Despite the Strain on the Banking Sector, the Fed Hikes Interest Rates Again

Fed Hikes Interest Rates Again

On Wednesday, the Fed hikes interest rates for the ninth time in a row, choosing to do so despite pressure on the banking sector as a result of the failure of two regional banks.

The benchmark interest rate of the Fed was increased by a quarter of a percentage point to just under 5% by a unanimous decision of policymakers, increasing the cost of credit card debt and car loans.

The Fed’s rate-setting committee members think that in order to regain price stability, slightly higher rates may be required. New estimates that were also provided on Wednesday show that policymakers expect rates to rise by an additional quarter-point by the end of the year.

The Fed issued a statement in which it stated that “The Committee anticipates that some additional policy firming may be required.”

Banking Collapses Had Set Off an Alarm

In order to evaluate the effects of Silicon Valley Bank and Signature Bank’s failure earlier this month, some commentators had urged the central bank to temporarily halt its rate increases.

Yet recently, there seemed to be less stress in the banking system. Janet Yellen, secretary of the Treasury, stated on Tuesday that significant withdrawals from local banks have “steadied.”

The monetary policy statement from the Fed stated that “the U.S. banking system is sound and resilient.”

Silicon Valley Bank

While this is going on, consumer costs are quickly increasing. Yearly inflation in February was 6%, significantly above the Fed’s target of 2% but down from 9.1% in June.

The cost of services like airline tickets and streaming TV subscriptions is particularly of concern to the central bank.

In his post-meeting news conference, Fed chairman Jerome Powell told reporters, “My colleagues and I are acutely aware that high inflation imposes significant hardship as it erodes purchasing power, especially for those least able to meet the higher cost of necessities like food, housing, and transportation.”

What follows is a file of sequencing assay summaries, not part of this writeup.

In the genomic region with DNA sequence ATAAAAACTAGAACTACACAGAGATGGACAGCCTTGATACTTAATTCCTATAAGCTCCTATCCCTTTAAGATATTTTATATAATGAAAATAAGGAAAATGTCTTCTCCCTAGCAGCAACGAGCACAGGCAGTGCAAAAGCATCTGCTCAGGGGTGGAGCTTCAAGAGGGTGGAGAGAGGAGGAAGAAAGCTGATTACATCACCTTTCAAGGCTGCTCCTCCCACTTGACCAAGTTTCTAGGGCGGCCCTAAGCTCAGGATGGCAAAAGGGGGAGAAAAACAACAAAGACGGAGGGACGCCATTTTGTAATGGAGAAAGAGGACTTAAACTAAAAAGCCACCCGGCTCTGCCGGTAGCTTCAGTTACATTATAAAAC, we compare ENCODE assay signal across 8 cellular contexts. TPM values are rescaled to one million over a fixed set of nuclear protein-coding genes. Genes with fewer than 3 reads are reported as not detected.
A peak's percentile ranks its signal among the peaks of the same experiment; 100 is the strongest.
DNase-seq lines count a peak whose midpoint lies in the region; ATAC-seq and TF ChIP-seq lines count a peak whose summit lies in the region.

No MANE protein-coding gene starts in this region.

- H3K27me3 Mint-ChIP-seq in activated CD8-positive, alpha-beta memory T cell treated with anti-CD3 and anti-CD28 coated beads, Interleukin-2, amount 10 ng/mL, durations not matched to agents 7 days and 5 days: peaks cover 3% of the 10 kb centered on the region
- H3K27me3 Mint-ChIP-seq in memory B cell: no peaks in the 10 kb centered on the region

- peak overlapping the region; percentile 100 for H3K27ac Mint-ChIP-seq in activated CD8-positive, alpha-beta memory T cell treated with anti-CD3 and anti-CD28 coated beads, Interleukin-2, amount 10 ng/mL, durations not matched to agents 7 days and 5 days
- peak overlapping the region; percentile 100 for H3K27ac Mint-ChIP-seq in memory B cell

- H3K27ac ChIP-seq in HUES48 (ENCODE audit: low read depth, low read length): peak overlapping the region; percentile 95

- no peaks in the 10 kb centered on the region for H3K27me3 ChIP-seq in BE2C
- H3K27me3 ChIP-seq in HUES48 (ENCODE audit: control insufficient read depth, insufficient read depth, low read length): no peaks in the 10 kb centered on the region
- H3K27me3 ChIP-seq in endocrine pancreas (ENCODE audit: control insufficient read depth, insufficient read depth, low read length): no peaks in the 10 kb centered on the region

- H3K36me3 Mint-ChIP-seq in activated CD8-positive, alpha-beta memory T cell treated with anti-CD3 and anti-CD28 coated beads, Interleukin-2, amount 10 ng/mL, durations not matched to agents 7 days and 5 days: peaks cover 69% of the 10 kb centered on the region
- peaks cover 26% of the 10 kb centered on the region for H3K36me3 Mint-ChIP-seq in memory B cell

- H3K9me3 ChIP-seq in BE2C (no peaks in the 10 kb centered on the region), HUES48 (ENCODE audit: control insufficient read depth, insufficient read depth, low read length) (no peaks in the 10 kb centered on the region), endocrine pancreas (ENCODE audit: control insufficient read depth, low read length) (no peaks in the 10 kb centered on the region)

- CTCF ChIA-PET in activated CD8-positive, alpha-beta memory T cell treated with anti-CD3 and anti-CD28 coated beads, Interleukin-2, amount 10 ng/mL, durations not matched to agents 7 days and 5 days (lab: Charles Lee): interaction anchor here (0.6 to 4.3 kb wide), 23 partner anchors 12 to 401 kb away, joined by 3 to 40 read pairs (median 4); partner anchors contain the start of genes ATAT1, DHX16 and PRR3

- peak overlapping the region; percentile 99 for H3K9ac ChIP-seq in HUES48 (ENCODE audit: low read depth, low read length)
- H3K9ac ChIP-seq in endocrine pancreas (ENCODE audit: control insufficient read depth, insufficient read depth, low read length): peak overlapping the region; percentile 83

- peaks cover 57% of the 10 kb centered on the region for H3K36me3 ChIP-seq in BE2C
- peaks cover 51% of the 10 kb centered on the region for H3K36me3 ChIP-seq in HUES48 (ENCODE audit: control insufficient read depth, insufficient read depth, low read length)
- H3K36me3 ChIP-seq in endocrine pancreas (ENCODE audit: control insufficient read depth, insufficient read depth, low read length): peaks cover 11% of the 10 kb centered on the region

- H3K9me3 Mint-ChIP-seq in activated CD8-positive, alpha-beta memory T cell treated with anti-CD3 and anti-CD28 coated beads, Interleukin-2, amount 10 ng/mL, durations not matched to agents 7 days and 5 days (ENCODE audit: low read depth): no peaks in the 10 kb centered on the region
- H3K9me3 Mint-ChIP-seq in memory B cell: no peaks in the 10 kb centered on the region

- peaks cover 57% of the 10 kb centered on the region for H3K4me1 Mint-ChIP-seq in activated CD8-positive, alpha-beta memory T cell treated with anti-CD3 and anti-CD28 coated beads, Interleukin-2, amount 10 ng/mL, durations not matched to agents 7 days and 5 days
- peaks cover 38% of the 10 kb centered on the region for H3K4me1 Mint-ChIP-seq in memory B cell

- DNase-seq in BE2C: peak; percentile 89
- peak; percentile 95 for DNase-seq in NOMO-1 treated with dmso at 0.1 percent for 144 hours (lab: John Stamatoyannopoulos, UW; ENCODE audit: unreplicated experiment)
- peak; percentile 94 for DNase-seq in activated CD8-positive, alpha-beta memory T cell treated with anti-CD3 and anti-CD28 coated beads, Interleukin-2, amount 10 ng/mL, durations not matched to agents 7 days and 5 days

The Fed Is Under Pressure Over Bank Collapses

The Fed’s management of the two collapsed banks has come under fire as well. Years ago, Fed regulators allegedly found issues with Silicon Valley Bank’s risk-management procedures; yet, the California lender had to be taken over by the US government as a result of a severe bank run.

Michael Barr, the Fed’s vice chairman for supervision, said, “We need to be humble and do a rigorous and complete examination of how we supervised and regulated this firm.

Barr is conducting the investigation and has committed to releasing a report by May 1. Next week, he will also give testimony before two congressional committees. Others have demanded an impartial investigation into the Fed’s involvement in the bank failures.

There will undoubtedly be independent investigations, Powell said to reporters on Wednesday. Investigations take place when a bank falls, and we naturally welcome that.

Moreover, Senators Rick Scott of Florida and Elizabeth Warren of Massachusetts have suggested that the president hire an external inspector to replace the Fed’s internal inspector general.

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Recession Fears Have Grown Over Banking Turmoil

While determining how much to raise interest rates going ahead, the Fed will need to consider the effects of the failure of the two regional lenders.

As Silicon Valley Bank and Signature Bank failed, it is anticipated that other banks will be more cautious when granting loans.

Recent events “are likely to have an adverse impact on economic activity, hiring, and inflation” and tighten lending conditions for individuals and businesses, according to a Fed statement. “It is unclear how large these consequences will be.”

Slower economic growth is caused by more stringent lending requirements, such as higher interest rates.

According to Kathy Bostjancic, chief economist at Nationwide, “Credit is the grease that makes small firms’ wheels turn and makes the overall economy run.”

She warned, “You’re going to have a fairly big—I would expect—pullback if that credit starts to become choked off.

That might help the Fed in its efforts to reduce inflation. Yet, it also increases the possibility of the economy entering a recession.

Until now, the Fed’s policymakers do not anticipate a recession. According to its forecasts released on Wednesday, the rate-setting committee’s members anticipate the economy would expand by an average of 0.4% this year. They anticipate that the jobless rate will increase from 3.6% in February to 4.5%.